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Set-Point is a novel about personal, sexual, and physical identity. In a voice that is at once brutally honest and humorous, the story follows Lucy Frank, a mid-20s aspiring screenwriter living in Montreal who begins work as a digital sex worker, selling data recorded on interactive erotic consoles. She keeps her work separate from her artistic and personal life, until a user threatens to release her identity. Lucy struggles with body image, her mother's illness, and her feelings about her new line of work, while trying to sell a series of scripts parodying Karl Ove Knausgaard's My Struggle series. Segments of the novel take place inside of U:3D, a massive multiplayer online world-building game in which Lucy's project is produced. Unfolding in Montreal's youth culture, this debut explores intellectual parody, mental and physical illness, and the relationship between technology and sex.
Set-Point is a novel about nothing. Or, not nothing, but certainly emptiness: the emptiness of virtual realities; of endless parody; of cartoon porn; of a purged stomach or a missing body part. Here, in Fawn Parker’s savagely ‘chill’ Montreal, student art, friendship, therapy, work, and relationships are cast as light as dust — a discordant counterpoint to Lucy’s fierce internal world of self-loathing, ego, and worry over her mother’s illness. It will make you feel like your old self again. Neurotic, paranoid, totally inadequate, completely insecure. It’s a pleasure.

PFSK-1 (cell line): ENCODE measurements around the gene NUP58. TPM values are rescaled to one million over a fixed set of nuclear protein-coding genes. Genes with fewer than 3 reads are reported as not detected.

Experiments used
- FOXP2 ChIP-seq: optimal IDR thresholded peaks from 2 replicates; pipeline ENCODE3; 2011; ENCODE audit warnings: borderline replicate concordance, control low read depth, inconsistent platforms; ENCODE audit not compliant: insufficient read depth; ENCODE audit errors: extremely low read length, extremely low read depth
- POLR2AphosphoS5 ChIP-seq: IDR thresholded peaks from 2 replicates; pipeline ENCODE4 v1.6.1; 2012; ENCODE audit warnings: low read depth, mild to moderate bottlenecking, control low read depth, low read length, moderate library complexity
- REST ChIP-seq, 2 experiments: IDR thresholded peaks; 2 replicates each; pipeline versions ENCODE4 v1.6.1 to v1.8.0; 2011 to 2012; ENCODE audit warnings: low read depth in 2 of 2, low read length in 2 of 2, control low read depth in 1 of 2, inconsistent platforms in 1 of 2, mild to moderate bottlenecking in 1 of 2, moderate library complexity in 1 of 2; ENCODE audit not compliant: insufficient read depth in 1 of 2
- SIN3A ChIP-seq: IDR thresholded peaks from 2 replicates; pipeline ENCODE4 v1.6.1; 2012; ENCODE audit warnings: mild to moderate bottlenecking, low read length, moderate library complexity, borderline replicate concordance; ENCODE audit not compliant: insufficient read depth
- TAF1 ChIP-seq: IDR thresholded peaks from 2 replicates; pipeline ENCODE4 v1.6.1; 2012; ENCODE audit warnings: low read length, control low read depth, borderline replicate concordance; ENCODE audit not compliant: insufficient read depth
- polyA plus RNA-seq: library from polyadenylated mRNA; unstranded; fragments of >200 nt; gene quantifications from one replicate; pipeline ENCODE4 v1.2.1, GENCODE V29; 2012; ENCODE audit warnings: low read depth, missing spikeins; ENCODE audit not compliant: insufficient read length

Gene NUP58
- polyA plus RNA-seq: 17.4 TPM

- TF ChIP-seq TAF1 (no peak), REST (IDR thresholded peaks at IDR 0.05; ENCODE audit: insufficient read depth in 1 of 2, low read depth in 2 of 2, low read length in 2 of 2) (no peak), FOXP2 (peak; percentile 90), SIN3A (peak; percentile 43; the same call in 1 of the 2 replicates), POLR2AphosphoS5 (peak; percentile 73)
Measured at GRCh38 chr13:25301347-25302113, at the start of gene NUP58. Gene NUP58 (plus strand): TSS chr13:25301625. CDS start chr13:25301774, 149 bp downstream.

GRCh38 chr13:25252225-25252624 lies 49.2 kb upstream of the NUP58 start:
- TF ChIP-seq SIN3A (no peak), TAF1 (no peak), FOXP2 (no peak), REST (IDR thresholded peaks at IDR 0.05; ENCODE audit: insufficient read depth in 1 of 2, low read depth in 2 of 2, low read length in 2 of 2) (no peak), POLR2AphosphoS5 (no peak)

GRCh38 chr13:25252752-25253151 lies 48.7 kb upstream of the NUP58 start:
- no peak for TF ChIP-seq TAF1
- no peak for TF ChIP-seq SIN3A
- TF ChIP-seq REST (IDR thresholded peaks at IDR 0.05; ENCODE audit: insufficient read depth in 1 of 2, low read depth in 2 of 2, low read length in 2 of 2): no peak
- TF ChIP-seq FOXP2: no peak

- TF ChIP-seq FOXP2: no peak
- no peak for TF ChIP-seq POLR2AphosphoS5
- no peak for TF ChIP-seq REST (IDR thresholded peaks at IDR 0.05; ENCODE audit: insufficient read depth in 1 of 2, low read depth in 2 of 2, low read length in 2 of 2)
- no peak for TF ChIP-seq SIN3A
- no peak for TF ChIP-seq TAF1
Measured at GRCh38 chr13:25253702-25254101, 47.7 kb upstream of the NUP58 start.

—Spencer Gordon, author of Cosmo
True to her name, Lucy Frank shines an iPhone-like beam of lucidity on impossible beauty standards, Sisyphean dead-end jobs, tepid hookups, and noncommittal on-off relationships with friends and erotic partners. When her worlds collide and collapse, she seeks to escape, as if in a fairy-tale turned nightmare, from her own digital “breadcrumb trail.” To anomie and alienation reminiscent of Ottessa Moshfegh, candour that rivals Sally Rooney, and an explicitness suggestive of early Mary Gaitskill, Fawn Parker adds her own antic, absurdist, utterly distinctive sensibility. Set-Point takes us to the very edge of identity, virtual and lived.
—Kateri Lanthier, author of Reporting from Nigh